Recent Articles from William J. Wernz
Model Rule 1.16(a) determinations on whether to continue a representation that were adopted by the ABA House of Delegates are most closely related to two rules.
The fact that ethics authorities have been unable to provide a clear and comprehensive guide does not mean there are no guidelines.
Under the Rules of Professional Conduct lawyers have duties to disclose certain matters and duties not to disclose confidential information.
To recognize OLPR’s intrepretation errors, it is important to understand what Rule 4.3(d) does and does not require.
Lawyers should understand that Rule 1.1 is becoming an important ethics subject in several ways they might not expect.
There is no authoritative answer, but several factors must be considered to begin formulating an answer.
For more than 50 years, the Minnesota Supreme Court has succeeded in maintaining an excellent professional responsibility system. Public participation and accountability have been essential system components.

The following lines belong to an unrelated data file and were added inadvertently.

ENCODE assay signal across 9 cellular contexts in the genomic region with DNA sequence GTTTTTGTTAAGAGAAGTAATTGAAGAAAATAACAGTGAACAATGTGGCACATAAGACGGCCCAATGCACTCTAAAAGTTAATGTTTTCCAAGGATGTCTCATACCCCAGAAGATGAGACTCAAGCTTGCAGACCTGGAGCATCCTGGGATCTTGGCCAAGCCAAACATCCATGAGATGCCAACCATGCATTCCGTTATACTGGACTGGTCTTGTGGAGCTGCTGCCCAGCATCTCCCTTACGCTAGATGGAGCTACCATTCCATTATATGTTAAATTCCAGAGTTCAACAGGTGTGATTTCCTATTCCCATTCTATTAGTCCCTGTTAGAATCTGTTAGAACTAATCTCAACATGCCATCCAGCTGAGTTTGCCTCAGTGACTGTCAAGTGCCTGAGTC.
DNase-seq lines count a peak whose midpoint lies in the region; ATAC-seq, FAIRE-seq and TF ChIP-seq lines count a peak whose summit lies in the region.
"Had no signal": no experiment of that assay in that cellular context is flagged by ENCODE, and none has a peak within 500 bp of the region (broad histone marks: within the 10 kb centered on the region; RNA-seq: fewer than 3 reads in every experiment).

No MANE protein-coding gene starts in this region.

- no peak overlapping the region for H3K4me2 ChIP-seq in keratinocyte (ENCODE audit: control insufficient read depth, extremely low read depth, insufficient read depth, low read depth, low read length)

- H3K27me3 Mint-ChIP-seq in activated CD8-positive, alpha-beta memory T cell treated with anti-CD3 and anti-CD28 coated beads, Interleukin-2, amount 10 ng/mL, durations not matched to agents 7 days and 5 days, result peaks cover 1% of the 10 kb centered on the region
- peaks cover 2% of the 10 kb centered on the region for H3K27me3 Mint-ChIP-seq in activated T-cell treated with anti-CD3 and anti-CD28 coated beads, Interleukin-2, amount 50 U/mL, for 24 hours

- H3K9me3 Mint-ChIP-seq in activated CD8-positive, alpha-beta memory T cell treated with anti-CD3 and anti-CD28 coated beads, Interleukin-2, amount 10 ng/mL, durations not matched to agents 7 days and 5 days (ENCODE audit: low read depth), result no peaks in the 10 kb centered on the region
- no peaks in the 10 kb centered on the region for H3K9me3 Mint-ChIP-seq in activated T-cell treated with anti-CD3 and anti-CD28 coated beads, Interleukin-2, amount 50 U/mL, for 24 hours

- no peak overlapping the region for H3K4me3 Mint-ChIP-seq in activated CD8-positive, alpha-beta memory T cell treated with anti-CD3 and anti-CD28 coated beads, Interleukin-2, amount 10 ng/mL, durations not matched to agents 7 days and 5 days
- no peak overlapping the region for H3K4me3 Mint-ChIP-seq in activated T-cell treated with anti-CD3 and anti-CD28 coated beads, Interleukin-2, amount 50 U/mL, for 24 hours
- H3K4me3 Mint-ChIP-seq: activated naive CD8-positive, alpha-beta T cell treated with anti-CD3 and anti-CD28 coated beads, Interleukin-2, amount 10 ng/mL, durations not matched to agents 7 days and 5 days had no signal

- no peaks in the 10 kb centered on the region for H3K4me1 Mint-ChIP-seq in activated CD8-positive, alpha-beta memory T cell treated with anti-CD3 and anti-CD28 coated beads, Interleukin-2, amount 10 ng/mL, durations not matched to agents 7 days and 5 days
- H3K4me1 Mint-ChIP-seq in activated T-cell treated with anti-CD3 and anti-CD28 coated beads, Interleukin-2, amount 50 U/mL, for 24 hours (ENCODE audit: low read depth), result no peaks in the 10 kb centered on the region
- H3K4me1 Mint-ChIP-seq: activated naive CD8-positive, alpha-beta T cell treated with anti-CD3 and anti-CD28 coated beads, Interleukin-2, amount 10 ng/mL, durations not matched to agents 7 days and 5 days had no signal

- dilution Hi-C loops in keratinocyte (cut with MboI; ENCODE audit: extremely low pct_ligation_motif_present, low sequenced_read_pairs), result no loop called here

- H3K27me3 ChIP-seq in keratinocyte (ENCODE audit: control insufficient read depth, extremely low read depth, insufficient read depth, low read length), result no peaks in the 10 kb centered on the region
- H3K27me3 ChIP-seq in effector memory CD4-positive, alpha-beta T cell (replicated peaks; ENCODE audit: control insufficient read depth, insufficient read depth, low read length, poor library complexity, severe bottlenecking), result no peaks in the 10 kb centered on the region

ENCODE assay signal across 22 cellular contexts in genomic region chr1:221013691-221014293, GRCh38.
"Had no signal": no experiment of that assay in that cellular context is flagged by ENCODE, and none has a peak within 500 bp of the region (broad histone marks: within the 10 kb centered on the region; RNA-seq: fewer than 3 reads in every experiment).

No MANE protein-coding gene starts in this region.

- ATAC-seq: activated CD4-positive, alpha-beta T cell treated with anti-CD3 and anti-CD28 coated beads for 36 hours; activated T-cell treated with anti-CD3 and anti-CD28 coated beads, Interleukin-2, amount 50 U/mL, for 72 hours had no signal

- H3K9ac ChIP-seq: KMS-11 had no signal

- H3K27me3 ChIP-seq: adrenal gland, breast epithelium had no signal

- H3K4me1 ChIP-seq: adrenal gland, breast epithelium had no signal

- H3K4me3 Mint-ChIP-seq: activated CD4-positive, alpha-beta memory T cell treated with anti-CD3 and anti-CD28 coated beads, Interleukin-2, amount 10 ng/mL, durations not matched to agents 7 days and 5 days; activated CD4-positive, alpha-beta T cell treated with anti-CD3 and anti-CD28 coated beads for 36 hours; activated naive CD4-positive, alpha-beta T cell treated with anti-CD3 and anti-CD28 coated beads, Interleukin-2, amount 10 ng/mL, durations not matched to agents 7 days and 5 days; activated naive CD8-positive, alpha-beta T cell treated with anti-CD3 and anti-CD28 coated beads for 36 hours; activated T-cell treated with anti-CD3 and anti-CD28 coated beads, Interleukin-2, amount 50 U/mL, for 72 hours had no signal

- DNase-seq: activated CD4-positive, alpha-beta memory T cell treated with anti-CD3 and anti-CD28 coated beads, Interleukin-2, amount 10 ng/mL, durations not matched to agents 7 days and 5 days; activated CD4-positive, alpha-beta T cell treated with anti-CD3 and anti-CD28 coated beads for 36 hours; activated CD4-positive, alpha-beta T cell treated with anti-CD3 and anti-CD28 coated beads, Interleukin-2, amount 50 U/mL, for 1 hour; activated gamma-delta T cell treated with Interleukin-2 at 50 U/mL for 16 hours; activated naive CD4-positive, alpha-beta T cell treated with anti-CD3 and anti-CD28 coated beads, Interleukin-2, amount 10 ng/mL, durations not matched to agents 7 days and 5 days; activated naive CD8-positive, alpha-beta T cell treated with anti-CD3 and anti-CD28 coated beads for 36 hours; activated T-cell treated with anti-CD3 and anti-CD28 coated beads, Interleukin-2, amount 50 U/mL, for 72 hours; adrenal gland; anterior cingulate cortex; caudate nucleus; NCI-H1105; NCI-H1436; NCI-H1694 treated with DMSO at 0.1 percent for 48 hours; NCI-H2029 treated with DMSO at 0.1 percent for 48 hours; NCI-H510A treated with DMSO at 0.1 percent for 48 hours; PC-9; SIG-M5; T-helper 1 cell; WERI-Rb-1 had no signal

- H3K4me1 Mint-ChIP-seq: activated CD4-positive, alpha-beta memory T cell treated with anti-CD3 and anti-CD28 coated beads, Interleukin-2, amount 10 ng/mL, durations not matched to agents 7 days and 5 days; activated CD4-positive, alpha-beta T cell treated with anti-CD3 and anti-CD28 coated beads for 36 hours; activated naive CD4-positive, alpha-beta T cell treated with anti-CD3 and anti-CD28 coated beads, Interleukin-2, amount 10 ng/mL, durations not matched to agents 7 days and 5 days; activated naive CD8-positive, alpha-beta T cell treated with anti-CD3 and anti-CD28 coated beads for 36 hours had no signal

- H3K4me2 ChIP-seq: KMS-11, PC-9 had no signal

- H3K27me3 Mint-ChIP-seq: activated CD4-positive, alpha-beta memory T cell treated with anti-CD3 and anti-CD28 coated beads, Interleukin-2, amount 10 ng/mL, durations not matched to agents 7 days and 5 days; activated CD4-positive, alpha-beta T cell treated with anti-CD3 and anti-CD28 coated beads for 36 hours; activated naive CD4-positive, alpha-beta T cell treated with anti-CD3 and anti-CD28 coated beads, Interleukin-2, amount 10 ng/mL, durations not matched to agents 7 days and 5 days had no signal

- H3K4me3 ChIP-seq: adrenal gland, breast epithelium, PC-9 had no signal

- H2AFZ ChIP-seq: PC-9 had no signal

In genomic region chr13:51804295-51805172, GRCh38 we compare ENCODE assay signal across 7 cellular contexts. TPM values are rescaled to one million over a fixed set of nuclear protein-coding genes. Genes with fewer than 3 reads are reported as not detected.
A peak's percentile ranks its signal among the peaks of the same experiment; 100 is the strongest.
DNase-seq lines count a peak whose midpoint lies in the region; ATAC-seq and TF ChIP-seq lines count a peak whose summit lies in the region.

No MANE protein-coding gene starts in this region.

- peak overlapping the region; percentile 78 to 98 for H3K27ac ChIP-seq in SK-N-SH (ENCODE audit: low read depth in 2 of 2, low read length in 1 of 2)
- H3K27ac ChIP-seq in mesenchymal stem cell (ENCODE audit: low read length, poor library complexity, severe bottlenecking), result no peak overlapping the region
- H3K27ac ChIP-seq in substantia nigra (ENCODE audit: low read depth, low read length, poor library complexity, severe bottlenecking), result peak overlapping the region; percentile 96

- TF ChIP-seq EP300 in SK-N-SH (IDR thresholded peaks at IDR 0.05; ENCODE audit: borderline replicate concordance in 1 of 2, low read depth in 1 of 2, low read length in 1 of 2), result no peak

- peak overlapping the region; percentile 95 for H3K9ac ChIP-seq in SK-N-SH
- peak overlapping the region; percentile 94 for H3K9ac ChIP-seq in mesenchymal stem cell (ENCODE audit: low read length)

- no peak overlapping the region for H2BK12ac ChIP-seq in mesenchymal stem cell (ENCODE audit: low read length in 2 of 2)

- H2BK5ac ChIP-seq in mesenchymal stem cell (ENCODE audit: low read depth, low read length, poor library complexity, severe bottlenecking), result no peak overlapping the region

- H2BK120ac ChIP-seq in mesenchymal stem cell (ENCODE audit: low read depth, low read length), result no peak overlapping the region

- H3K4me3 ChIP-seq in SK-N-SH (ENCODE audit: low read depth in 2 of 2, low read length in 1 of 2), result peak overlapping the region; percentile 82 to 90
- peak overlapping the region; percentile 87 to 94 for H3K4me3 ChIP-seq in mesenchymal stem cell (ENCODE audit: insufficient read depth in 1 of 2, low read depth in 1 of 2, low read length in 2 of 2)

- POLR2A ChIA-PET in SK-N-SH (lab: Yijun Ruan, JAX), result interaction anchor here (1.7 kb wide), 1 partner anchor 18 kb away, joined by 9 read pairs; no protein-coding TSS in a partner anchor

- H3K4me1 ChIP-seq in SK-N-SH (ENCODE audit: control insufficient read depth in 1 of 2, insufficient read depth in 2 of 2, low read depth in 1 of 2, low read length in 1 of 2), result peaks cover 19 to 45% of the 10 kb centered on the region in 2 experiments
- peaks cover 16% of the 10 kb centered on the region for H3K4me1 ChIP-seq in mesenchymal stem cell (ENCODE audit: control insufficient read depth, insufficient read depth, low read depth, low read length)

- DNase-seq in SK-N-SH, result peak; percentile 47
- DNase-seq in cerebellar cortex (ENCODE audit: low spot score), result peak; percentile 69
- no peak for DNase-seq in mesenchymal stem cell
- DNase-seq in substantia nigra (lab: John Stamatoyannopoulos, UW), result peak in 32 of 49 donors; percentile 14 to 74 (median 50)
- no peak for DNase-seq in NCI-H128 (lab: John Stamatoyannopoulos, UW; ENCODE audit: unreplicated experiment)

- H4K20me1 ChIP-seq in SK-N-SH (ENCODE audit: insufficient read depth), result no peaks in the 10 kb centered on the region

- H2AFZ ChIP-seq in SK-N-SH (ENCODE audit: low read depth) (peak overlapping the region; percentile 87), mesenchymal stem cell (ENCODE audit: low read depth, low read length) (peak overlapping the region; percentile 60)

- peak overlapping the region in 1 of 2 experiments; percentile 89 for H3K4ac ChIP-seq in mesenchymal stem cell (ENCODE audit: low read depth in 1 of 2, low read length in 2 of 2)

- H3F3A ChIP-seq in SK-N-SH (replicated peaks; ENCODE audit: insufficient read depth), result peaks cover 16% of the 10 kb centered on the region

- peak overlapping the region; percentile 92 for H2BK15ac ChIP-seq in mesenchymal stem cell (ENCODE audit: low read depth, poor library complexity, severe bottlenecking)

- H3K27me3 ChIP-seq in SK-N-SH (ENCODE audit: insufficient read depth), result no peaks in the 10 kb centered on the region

The Office of Lawyers Responsibility (OLPR), the Minnesota Supreme Court, and the Hennepin County District Court have recently given four answers to questions about a trial lawyer acting as a witness, three of which are wrong.
The ABA has recently issued two formal opinions on when the personal relationships of judges and lawyers raise ethics issues that may require disclosure, consent, or disqualification. The opinions are in many ways instructive and in some ways flawed.
Questions about whether your law firm has ethics policies and training are timely, and indeed urgent, because of two recent discipline cases and increasing enforcement by the Office of Lawyers Professional Responsibility (OLPR).
Abolition of champerty may well increase the frequency of litigation financing. Minnesota lawyers will have to be alert to several ethics issues.
A familiar legal ethics maxim is, “We all make mistakes. What matters is what we do next.”
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